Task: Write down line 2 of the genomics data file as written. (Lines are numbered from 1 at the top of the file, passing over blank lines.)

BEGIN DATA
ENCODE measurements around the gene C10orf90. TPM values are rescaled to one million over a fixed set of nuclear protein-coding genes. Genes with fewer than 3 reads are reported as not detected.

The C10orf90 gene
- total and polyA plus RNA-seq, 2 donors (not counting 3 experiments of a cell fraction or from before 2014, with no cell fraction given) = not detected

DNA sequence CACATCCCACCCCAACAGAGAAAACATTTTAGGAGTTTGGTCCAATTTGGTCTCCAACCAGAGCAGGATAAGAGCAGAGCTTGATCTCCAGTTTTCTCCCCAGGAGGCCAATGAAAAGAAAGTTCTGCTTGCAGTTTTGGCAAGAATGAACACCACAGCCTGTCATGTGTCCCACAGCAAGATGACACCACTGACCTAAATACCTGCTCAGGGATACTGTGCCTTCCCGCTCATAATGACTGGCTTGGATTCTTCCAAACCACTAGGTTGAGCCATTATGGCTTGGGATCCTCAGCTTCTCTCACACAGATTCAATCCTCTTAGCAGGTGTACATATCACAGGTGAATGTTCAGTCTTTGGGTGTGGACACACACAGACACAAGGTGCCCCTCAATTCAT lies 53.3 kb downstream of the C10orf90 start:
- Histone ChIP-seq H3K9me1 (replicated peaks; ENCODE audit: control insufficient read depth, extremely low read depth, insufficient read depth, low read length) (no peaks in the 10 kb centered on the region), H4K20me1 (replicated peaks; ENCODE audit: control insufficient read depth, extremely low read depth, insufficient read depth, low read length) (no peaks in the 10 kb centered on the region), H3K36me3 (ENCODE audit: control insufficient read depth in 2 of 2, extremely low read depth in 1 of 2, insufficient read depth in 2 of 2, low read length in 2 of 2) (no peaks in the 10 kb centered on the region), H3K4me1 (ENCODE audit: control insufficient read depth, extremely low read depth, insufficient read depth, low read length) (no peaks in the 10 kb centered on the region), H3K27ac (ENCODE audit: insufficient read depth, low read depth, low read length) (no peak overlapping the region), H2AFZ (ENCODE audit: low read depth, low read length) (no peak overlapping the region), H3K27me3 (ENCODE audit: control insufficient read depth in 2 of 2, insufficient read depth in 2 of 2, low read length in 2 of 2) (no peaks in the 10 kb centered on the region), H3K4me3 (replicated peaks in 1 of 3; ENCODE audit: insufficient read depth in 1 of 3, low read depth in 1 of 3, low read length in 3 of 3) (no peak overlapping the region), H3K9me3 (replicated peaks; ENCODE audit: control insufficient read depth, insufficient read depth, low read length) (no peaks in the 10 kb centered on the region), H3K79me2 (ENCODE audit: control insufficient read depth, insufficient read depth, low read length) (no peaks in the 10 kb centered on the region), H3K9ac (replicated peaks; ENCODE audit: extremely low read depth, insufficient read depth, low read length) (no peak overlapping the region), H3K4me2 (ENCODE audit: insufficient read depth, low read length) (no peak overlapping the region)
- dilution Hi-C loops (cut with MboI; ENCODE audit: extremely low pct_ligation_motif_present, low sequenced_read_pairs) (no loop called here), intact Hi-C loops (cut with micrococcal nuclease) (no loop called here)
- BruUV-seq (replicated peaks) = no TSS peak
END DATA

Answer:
The C10orf90 gene